“Failing forward” what does that mean?
Part 3: Failing Forward
There are many benefits to “Failing Forward.” You will be trusted. When you are trustworthy you build stronger relationships at home, in community and at work. You will develop a good reputation and your circle of influence will grow. You will learn from your experiences. When you own your own actions and outcomes, you have the opportunity to learn from them and change your future results. You will experience personal growth. When you take ownership for your choices and learn from your mistakes, you grow as a person and feel tremendous satisfaction as you become the person that you want to be. Then others will recognize your value and ask for your wisdom to add value to them. Some may give you the opportunity to share your life experience to multiply value to others or have you on their team or ask you to serve as a life-coach or mentor.
What are the characteristics of leaders who have learned to fail forward? They are big picture thinkers. They consider long-term effects and make decisions based on their understanding of the situation in its entirety. They are committed to finding solutions and go beyond what is required of them and look for ways to add value and improve any situation. They are trustworthy and keep their promises and fulfill their obligations. They do not make excuses or justify their actions. They do not try to place blame on other people or circumstances. They do what needs to be done to the best of their ability. They avoid unnecessary failure by striving for excellence. They enjoy being productive and feel a sense of accomplishment when their work is complete.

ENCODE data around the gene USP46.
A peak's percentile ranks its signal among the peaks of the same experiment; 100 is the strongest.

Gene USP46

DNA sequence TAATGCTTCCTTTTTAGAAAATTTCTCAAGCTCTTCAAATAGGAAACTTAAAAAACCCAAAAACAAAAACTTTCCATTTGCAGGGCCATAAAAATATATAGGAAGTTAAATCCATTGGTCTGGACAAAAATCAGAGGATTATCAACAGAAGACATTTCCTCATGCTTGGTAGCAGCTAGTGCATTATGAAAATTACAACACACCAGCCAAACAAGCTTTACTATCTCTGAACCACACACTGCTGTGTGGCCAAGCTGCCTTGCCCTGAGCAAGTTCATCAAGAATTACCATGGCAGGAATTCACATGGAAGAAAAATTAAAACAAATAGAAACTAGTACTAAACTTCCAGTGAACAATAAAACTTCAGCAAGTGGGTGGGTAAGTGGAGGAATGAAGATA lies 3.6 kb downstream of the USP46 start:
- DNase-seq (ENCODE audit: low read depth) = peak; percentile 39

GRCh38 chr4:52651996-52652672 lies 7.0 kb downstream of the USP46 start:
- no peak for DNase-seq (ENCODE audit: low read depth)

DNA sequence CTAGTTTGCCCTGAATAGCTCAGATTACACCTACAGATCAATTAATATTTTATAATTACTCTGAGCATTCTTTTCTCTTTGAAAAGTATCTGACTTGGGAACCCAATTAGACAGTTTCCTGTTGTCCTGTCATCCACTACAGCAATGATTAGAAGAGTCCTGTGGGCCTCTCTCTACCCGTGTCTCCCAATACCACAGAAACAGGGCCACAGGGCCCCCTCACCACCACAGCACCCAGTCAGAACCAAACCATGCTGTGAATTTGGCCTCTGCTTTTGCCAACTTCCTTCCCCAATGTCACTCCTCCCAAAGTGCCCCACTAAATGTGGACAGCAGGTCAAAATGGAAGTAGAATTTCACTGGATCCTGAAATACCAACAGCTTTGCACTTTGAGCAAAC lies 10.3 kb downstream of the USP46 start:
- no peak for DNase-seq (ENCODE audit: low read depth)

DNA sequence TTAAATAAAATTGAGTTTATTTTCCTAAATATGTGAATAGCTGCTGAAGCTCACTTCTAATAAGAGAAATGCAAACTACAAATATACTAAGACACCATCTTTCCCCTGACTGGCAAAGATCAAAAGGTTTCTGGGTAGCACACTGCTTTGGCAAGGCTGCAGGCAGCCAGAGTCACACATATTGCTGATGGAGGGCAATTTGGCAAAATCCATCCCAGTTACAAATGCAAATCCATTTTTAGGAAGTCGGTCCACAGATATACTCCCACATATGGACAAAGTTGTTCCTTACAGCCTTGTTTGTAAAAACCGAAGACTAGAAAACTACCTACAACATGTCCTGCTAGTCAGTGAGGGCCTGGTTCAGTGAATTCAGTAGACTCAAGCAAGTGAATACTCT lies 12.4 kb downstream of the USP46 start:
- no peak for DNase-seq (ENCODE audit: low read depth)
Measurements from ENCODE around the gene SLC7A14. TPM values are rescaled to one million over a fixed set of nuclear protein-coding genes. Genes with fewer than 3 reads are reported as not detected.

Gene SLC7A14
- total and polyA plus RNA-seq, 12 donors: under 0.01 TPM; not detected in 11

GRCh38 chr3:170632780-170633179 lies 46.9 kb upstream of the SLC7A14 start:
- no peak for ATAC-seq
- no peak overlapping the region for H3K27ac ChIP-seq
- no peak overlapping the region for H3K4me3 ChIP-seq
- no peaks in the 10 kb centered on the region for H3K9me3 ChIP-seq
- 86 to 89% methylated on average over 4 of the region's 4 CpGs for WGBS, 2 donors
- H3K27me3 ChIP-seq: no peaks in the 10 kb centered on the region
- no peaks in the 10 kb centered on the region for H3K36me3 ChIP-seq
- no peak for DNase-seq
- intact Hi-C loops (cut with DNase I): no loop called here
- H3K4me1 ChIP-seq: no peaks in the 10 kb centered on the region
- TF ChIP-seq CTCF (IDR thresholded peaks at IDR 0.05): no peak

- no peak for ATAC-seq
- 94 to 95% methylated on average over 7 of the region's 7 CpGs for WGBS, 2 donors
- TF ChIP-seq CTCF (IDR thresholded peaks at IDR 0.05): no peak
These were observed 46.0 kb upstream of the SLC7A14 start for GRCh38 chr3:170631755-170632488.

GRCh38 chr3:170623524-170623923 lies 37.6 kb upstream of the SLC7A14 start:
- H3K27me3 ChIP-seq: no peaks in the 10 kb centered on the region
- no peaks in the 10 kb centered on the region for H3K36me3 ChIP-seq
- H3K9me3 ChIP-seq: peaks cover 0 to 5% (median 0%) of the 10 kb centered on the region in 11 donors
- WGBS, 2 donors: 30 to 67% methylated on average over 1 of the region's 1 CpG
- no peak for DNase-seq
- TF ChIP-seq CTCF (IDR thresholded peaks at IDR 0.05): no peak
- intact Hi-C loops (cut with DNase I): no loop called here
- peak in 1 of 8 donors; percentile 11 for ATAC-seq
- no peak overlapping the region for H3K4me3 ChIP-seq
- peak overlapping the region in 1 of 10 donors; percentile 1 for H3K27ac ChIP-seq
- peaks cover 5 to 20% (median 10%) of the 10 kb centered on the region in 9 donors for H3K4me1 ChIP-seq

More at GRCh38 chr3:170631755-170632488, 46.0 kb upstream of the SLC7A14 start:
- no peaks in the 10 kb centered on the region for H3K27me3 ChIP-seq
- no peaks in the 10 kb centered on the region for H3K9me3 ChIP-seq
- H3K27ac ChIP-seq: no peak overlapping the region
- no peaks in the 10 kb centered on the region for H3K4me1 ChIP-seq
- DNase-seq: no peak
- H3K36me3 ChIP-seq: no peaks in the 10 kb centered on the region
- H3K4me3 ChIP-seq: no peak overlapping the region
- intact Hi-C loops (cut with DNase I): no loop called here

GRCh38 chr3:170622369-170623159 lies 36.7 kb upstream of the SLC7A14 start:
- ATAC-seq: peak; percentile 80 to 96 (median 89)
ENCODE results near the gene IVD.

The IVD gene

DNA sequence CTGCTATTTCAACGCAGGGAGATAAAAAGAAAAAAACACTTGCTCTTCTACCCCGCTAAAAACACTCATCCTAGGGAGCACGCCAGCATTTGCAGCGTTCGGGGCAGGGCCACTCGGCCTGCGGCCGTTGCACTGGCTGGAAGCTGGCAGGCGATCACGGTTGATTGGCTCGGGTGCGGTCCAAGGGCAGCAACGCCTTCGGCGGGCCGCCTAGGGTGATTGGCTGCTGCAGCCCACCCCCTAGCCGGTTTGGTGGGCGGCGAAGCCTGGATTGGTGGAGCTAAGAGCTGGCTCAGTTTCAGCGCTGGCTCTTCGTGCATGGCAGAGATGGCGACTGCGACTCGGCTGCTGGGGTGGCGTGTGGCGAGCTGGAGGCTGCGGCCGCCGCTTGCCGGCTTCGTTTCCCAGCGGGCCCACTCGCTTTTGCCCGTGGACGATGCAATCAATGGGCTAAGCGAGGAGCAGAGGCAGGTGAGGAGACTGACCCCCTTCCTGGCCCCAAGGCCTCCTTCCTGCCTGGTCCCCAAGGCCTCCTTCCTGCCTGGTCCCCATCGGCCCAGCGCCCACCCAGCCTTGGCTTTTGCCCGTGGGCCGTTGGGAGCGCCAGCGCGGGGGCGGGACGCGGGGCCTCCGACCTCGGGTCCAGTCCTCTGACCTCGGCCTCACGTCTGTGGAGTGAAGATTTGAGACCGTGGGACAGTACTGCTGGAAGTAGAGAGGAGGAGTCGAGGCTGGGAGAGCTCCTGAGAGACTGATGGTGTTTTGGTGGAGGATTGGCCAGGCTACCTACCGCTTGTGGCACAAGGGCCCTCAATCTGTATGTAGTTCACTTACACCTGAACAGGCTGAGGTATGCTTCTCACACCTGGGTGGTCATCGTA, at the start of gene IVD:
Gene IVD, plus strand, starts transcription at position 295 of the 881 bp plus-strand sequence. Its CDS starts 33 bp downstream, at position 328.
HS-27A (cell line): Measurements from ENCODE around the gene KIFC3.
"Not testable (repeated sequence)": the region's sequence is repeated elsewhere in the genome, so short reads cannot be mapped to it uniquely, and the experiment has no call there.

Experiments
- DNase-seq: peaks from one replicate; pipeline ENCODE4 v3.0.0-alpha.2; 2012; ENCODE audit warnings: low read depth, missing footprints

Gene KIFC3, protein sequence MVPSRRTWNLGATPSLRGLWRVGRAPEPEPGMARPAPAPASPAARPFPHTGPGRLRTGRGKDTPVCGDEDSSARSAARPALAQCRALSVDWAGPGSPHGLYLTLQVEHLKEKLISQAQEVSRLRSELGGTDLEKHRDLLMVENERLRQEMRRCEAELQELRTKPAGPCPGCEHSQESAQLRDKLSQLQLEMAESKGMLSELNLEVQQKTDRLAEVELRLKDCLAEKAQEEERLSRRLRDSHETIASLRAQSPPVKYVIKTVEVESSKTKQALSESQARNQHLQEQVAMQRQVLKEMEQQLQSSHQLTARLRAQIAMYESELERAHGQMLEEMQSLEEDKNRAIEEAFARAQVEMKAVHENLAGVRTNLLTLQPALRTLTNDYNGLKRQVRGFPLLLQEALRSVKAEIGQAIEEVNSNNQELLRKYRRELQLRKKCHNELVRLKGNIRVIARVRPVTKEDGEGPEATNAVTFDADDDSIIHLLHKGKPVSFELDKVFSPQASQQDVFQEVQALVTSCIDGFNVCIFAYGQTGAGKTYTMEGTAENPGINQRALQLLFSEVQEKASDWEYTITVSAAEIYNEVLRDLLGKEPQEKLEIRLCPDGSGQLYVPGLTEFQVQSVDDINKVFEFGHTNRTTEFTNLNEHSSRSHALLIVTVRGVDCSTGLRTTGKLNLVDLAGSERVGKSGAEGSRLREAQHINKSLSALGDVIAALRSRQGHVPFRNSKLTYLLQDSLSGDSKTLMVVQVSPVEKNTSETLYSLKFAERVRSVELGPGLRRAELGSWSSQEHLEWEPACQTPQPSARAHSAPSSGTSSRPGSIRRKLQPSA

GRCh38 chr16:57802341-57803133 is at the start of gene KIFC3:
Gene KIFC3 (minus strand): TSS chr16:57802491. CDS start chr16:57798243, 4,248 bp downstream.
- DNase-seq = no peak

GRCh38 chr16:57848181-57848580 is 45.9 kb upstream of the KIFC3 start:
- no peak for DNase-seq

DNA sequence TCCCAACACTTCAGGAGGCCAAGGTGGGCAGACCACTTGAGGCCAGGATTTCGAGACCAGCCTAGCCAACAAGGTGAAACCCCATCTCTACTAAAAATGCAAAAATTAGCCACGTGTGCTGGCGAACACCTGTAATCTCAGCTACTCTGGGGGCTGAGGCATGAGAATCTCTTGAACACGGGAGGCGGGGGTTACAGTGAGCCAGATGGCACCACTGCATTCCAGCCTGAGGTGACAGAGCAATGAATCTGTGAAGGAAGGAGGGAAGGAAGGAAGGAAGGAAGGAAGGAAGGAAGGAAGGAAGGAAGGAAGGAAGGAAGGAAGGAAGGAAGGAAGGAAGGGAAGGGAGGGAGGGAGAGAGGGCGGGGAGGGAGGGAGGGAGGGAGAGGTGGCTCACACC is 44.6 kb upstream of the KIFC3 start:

Remember: Failure and loss are a normal part of life and leadership. Admit when you’re wrong. Apologize as soon as possible. Adjust your behavior. Evaluate your experience to learn from it and become a better leader. Be conscientious. What you say and do makes a difference. Take every opportunity to be an example and a positive influence to others. Be dependable. Show up on time and keep your commitments. Commit to excellence. Do your best at everything you do. Find solutions. When there is a problem, take an active role and try to find a solution. Be disciplined, sensible and wise. Take care of your health, emotions, time, and money to avoid unnecessary failure or loss. If you do experience failure, don’t let it define you or destroy you, but fail forward, for your own good, the good of those around you and for an enduring legacy.
Written by John Weaver (Sources: Global Priority Principles & John C. Maxwell).